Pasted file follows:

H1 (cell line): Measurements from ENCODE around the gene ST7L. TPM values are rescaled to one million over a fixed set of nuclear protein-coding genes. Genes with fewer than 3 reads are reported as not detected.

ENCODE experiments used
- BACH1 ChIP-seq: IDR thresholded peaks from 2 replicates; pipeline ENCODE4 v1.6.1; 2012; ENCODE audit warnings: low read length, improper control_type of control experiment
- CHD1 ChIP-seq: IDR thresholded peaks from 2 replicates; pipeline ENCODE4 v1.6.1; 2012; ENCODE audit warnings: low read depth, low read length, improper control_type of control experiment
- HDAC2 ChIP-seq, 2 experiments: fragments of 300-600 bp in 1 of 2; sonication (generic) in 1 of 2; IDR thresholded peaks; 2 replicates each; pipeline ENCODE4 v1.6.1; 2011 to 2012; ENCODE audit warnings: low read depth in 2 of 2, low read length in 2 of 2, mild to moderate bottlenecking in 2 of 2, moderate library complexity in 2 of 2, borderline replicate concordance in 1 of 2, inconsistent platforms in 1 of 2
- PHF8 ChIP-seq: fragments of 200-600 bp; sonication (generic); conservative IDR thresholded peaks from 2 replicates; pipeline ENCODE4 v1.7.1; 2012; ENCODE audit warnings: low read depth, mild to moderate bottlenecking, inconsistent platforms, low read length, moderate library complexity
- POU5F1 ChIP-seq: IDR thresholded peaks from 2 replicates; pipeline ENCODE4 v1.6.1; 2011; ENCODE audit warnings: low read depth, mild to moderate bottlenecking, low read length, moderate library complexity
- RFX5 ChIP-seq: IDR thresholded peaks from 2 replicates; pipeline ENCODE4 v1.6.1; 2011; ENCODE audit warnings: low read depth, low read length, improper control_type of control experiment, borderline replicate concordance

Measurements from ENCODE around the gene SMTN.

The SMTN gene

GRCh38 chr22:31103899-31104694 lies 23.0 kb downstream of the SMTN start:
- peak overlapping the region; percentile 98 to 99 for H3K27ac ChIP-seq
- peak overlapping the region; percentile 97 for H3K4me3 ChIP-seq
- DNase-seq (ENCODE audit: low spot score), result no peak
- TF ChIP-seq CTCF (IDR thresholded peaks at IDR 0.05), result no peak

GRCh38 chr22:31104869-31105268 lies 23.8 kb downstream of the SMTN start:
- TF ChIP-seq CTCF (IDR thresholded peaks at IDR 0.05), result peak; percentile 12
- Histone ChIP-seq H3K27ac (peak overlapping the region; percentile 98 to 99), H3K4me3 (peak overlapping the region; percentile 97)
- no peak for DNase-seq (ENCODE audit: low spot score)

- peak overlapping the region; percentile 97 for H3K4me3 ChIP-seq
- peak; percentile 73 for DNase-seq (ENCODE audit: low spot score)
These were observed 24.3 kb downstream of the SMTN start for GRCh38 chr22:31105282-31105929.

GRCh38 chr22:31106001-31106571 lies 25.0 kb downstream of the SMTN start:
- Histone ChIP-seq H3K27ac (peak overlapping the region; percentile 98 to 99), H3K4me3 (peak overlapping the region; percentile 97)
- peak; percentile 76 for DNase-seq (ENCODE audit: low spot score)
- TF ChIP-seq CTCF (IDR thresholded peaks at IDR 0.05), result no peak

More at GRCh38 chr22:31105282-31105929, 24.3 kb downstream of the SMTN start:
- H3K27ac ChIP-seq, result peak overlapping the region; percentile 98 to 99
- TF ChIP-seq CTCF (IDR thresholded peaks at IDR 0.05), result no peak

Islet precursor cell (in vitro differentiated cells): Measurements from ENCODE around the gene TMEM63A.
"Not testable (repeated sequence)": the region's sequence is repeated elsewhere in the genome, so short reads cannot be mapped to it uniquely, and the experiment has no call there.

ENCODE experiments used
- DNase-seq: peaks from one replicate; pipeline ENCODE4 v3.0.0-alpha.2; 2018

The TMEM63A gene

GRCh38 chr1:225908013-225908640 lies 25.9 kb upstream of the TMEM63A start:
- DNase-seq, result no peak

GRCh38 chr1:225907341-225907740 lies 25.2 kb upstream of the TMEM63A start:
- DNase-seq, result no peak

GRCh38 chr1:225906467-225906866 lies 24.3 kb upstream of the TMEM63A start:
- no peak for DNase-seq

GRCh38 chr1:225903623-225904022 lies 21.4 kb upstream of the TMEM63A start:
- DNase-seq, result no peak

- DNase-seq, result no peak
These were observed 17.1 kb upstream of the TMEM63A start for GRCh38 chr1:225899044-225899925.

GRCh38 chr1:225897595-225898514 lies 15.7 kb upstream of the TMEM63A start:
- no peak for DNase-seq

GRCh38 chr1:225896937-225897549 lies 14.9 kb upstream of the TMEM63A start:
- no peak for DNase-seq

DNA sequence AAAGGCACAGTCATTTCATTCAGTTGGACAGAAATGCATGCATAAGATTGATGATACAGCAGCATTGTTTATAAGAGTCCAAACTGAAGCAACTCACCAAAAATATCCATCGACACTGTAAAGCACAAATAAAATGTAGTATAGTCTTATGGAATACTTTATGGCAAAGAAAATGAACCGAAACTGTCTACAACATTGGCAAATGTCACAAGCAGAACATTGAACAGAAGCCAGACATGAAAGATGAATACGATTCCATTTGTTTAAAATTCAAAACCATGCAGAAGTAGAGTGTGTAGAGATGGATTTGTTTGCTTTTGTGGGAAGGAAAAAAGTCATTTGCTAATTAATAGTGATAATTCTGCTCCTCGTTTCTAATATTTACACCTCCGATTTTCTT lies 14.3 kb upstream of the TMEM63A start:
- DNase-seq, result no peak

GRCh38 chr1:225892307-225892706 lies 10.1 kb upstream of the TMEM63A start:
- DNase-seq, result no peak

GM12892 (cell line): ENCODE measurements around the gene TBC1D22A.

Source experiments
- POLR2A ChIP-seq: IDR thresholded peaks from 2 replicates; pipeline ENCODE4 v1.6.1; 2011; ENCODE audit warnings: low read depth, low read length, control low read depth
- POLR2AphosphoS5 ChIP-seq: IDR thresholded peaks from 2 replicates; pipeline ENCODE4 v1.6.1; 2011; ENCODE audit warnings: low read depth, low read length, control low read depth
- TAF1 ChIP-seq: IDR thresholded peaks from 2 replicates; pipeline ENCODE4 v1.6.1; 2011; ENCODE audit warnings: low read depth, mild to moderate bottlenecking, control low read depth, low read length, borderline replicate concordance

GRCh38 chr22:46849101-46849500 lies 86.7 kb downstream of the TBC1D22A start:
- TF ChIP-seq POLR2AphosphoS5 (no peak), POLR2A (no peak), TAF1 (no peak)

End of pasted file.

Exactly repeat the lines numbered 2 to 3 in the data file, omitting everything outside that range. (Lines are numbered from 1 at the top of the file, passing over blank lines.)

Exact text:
ENCODE experiments used
- BACH1 ChIP-seq: IDR thresholded peaks from 2 replicates; pipeline ENCODE4 v1.6.1; 2012; ENCODE audit warnings: low read length, improper control_type of control experiment